North Korean leader Kim Jong Un visits northern Samjiyon county in an image released Tuesday. (Korean Central News Agency/Reuters)

North Korean officials commit sexual violence against women with apparent impunity as part of systemic oppression and other abuses tolerated within Kim Jong Un’s regime, according to a Human Rights Watch report released Wednesday.

The 86-page report offers the latest glimpse into a range of suspected human rights violations carried out by authorities in the North Korean state, including public executions and arbitrary detentions of suspected activists and dissidents.

The findings come amid a flurry of diplomacy on North Korea led by the United States and South Korea. Washington and Seoul have carefully avoided confronting Kim head-on over rights issues, opting instead for more-general talks in hopes of persuading Kim to dismantle the North’s nuclear program.

Tomas Ojea Quintana, the U.N. special rapporteur on human rights in North Korea, said at a news conference last week that he was “very concerned” about the absence of a human rights agenda in key statements after Kim’s separate summit meetings with President Jae-in Moon of South Korea and President Trump.

Kenneth Roth, Human Rights Watch’s executive director, said that “North Korean women should not have to risk being raped by government officials or workers when they leave their homes to earn money to feed their families.”

“Kim Jong Un and his government should acknowledge the problem and take urgent steps to protect women and ensure justice for survivors of sexual violence,” Roth added.

The regime in Pyongyang said that North Korea is a “heaven for women” in response to a call for action from the United Nations in 2014 on human rights abuses.

But testimonies by more than 50 female defectors from North Korea in the report describe a lack of judicial avenues to report sexual violence and a culture that places a social stigma on rape victims who come forward.

The report does not directly link the abuses to the highest ranks of Kim’s regime, but it suggests there are few controls on officials such as police officers and prison-camp guards to prevent assaults against women.

“When an official in a position of power ‘picks’ a woman she has no choice but to comply with any demands he makes, whether for sex, money, or other favors,” the report said.

A former market merchant who left North Korea in 2013 was quoted as saying that she could not report being raped, because “it is like spitting in your own face,” given the victim-blaming culture and apparent impunity allowed to men in positions of power.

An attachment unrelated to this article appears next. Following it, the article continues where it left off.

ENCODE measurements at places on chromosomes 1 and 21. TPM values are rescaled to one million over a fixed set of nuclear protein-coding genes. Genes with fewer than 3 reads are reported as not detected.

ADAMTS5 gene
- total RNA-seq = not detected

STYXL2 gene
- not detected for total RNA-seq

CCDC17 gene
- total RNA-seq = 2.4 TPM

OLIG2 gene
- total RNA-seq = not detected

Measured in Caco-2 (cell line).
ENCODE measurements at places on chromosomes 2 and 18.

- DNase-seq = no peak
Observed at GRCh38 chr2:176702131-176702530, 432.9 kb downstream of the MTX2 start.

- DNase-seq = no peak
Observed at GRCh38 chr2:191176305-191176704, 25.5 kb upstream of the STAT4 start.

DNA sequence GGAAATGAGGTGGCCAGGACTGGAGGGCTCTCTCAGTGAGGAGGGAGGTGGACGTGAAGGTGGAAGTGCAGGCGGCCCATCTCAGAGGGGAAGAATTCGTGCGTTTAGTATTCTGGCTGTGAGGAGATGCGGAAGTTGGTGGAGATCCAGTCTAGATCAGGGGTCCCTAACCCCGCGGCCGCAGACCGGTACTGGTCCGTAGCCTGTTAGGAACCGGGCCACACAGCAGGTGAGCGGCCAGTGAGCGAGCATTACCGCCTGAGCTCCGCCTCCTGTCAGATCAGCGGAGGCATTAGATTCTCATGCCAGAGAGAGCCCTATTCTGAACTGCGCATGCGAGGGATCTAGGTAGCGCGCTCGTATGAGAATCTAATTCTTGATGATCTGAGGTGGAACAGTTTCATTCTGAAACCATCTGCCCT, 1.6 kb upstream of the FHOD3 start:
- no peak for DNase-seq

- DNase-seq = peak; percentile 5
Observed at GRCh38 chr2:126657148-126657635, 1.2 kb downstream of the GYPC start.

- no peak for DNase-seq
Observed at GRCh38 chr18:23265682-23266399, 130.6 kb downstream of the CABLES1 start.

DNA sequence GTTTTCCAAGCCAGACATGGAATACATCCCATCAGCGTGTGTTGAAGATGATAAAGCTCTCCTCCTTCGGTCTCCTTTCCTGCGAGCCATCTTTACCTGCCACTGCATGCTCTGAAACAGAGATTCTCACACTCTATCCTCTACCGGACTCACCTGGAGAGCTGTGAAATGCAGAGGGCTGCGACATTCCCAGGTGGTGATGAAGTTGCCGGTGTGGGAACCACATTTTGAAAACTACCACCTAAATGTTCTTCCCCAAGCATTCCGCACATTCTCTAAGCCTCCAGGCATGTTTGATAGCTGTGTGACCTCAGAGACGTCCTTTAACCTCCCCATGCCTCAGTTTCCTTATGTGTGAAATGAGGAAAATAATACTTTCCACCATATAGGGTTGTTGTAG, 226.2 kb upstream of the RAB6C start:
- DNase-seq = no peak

Fewer than 10 perpetrators have been convicted of rape in North Korea in recent years, according to data submitted to a U.N. committee by the Pyongyang government in July 2017.

Most of the women who testified to Human Rights Watch had been in the custody of authorities or were merchants subject to sexual abuse by officials as they traveled across the border or within the country.

Yoon Mi Hwa, a former trader from North Hamgyong province who escaped North Korea in 2014, described to Human Rights Watch how a guard at a holding center in 2009 would pick a woman to be raped each night. Like all the women cited in the report, Yoon is referred to by a pseudonym to protect her identity and any relatives in North Korea.

“Click, click, click was the most horrible sound I ever heard,” Yoon was quoted as saying in the report. “It was the sound of the key of the cell of our prison room opening. Every night a prison guard would open the cell. I stood still quietly, acting like I didn’t notice, hoping it wouldn’t be me the one to have to follow the guard.”

One defector not cited in the report, Seo Hyang-ran, said she was stripped and vaginally searched by secret-police officials after being returned from China in a failed attempt to seek haven in the region.

She told The Washington Post she was “picked” as a rape target by a guard at a detention facility in North Hamgyong.

“I couldn’t make sense of what happened to me, but it felt extremely humiliating,” said Seo, who now works as a counselor for North Korean defectors at Chungnam National University Hospital in South Korea. “Now I know that it wasn’t my fault and I was unfairly subjected to sexual violence.”